This blog started out as a companion piece to my book, Musings from the Christian Left (excerpts of which can be found in the July 2004 link) and to support a planned radio show. Now, its simply a long term writing project from a Christian Left Libertarian perspective (meaning I often argue for liberty within the (Catholic) Church, rather than liberty because the church takes care of a conservative view of morality.

Saturday, March 27, 2010

Arlingon (VA) Catholic Herald letters for March 24

There was not much in the opinion section of the Catholic Herald this week. We are in the calm before the storm on immigration and after the storm on health care reform. Read it at: http://www.catholicherald.com/opinions/

One correspondent wrote about their inspriring experience at the annual March for Life (although this is about 2 months late). I am glad she was inspried, however most mass actions are somewhat inspiring, although sometimes not in a good way. The purpose of educating politicians on the morality of abortion is probably not where the movement wants to be. It would be more productive to find a better way to protect the unborn than the stock movement answer of overturning Roe v. Wade, since many of the consequences would not be good for either equal protection law or women. Not much benefit would accrue to the unborn, since they wouold simply be aborted out of state or in an unsafe procedure. Economics is the key, and we did alot for them this week by making sure that when they are born their parents can afford to take them to the doctor.

There were a few people who commented on the Herald's coverage of a local St. Patrick's Day parade. They object to a picture of someone's doggy dressed up like a bishop in commemoration of the saint. IMHO, this shows a complete lack of perspective. I am quite sure no offense was intended by either the Herald or the dog owner, since for them the pooch was an object of affection, not meant to be disrespectful. This is one case where people need to take responsibility for their reactions and ask for themselves what the people in front of and behind the camera were trying to convey. One writer even compared the picture to a prior depiction of the Prophet as a dog, which was not meant to be cute and which drew protest. The writer unwittingly identifies himself with such intolerance, which is both telling and sad.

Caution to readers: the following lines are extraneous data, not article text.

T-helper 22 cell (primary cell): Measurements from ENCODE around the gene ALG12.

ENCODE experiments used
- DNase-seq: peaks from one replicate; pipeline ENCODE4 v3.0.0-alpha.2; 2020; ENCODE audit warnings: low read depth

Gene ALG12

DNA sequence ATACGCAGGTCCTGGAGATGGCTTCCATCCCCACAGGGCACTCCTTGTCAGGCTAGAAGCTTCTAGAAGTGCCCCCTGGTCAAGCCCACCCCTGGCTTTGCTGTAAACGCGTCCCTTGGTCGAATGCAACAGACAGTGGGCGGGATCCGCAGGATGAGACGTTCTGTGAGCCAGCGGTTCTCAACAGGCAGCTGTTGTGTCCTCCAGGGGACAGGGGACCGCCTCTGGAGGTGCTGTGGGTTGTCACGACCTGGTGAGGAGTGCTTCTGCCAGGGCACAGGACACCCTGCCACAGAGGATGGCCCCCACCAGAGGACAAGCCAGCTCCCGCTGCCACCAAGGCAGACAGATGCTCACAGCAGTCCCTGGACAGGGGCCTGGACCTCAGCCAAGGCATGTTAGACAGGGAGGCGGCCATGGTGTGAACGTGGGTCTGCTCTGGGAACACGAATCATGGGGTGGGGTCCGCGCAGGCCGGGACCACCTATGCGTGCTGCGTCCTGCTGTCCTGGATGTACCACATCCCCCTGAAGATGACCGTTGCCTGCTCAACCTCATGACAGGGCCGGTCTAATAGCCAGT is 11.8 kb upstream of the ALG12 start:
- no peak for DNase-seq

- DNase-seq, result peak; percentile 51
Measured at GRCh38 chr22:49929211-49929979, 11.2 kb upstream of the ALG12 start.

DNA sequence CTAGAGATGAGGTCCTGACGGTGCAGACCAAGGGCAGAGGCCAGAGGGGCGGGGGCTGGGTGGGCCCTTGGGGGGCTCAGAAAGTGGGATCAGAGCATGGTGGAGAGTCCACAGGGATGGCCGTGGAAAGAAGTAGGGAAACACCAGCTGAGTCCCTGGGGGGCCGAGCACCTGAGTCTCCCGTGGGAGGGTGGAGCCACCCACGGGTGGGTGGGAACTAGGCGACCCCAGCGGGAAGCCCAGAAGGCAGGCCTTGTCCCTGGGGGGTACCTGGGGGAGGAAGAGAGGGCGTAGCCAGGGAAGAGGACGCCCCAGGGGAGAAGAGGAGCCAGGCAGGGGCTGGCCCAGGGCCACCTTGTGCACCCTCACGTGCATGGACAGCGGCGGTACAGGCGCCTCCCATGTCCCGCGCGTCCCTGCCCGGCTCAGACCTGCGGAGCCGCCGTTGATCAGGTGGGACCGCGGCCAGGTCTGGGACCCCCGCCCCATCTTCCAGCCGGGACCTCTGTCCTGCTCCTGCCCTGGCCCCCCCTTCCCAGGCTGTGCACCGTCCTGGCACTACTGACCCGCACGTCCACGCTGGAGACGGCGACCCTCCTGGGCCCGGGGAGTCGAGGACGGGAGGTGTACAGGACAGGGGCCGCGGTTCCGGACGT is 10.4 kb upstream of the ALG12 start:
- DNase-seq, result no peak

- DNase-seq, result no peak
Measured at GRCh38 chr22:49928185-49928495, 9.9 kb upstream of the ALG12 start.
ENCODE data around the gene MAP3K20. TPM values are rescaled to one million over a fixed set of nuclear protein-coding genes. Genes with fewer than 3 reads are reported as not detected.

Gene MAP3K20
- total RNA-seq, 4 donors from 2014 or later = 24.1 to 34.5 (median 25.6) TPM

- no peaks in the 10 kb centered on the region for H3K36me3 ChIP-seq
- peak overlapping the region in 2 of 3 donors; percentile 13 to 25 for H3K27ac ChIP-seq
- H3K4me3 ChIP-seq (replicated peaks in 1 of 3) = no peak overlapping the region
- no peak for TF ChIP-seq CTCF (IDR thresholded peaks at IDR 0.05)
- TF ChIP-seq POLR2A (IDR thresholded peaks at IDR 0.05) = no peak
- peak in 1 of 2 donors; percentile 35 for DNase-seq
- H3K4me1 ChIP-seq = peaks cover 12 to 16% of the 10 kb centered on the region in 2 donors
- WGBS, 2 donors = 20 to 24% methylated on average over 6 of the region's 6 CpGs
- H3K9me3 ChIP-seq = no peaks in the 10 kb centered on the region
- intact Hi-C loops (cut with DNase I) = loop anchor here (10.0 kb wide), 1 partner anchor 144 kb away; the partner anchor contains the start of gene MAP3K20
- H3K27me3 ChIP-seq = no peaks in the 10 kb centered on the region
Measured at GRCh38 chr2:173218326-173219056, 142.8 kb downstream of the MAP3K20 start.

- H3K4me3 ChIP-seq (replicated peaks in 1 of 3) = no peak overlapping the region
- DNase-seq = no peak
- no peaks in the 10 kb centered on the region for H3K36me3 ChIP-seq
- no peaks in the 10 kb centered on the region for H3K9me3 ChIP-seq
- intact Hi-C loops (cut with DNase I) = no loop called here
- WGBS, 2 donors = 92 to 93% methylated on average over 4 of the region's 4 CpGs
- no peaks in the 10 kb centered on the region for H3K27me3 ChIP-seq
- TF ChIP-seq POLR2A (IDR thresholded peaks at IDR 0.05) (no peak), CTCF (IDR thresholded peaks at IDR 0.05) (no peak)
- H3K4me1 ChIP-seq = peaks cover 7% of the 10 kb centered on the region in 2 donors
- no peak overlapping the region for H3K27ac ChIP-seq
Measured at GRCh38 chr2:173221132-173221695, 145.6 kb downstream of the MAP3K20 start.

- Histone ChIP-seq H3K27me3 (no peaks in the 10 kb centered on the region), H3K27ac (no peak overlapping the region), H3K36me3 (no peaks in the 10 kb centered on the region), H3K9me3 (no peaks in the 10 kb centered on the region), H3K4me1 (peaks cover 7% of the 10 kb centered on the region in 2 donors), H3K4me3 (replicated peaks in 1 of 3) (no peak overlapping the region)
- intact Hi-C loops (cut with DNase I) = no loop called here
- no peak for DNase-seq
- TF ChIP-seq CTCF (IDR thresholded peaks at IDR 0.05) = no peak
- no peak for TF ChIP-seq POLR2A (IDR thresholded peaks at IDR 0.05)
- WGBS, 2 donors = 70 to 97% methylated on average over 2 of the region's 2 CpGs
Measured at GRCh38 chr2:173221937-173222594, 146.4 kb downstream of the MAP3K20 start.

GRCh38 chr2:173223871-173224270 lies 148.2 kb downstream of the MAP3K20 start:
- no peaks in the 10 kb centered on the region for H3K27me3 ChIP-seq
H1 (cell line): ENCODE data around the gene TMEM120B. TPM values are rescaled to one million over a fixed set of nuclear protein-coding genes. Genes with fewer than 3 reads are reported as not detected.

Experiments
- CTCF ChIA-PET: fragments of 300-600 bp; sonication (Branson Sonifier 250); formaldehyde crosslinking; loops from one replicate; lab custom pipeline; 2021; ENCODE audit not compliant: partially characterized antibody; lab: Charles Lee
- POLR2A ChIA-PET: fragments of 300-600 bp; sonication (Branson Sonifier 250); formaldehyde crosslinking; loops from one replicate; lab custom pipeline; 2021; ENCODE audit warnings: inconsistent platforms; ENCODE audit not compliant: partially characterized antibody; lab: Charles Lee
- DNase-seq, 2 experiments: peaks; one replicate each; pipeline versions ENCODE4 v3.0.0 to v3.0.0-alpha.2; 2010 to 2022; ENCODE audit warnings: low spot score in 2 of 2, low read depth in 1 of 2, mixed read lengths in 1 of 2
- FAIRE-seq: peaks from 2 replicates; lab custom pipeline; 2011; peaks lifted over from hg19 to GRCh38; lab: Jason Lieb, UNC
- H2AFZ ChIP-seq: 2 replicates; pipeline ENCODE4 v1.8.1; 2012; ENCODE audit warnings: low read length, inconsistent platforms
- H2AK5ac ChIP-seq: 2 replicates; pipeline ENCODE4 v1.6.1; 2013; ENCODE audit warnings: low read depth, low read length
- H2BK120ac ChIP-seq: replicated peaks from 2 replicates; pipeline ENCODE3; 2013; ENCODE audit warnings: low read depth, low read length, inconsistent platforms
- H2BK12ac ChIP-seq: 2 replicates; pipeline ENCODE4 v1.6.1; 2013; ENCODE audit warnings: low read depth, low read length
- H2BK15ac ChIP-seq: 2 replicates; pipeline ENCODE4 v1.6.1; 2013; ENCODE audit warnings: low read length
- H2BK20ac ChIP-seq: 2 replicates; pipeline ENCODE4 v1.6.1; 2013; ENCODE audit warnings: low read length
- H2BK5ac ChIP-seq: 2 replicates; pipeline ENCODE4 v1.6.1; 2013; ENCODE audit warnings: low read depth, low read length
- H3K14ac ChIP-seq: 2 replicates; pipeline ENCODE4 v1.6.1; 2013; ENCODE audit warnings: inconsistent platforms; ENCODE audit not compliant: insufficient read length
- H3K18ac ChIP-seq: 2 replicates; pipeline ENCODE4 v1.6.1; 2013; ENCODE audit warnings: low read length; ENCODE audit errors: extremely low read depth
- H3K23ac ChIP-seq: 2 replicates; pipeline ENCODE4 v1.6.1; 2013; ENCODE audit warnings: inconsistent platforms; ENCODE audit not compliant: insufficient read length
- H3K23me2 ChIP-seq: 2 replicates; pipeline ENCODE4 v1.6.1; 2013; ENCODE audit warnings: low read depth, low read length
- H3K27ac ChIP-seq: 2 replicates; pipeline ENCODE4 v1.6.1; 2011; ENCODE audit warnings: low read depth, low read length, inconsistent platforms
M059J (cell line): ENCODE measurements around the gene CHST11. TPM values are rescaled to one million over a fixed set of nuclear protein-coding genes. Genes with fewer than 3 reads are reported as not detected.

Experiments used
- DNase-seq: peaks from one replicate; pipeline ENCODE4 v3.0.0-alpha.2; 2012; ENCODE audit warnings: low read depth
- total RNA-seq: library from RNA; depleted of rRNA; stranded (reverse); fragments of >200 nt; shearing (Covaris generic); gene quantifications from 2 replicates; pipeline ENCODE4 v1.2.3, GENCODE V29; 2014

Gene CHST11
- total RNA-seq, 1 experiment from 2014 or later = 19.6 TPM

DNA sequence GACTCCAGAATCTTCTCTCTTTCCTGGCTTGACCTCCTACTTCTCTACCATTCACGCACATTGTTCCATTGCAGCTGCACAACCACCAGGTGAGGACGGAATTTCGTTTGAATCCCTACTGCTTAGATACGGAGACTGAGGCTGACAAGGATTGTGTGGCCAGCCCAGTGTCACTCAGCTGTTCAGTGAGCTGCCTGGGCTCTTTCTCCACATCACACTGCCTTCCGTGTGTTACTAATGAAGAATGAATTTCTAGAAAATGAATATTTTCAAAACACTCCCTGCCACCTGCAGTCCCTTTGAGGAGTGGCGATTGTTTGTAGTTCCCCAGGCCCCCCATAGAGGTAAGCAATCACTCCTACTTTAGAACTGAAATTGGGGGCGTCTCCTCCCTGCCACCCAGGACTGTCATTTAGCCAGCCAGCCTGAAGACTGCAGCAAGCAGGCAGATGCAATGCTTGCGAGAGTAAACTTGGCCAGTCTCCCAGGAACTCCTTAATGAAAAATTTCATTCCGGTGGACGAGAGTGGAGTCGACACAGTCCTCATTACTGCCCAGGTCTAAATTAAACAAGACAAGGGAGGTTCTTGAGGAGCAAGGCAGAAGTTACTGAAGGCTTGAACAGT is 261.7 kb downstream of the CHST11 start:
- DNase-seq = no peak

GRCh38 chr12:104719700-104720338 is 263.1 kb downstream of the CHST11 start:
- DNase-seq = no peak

Finally, there was a comment on a George Weigel essay wishing for more silence at Mass. I have to agree with both the writer and George (something I rarely do). It seems Catholics make lousy Quakers (who treasure silence in their services). I blame some of this on music ministers who try to fill every minute. In my own parish, it would be better if the song after Communion were not started until the Blessed Sacrament is reserved and the people allowed to sit - driving home that we are revering Christ, not the priest. It would also prevent the sound of the thundering heard sitting when Father does sit down in the middle of the hymn. Of course, an Augustinian interpretation would have the people sit instead of kneeling after reception, since at this point those assembled ARE the body of Christ. If Jesus is truly among us (which He is), why are we making Jesus kneel?

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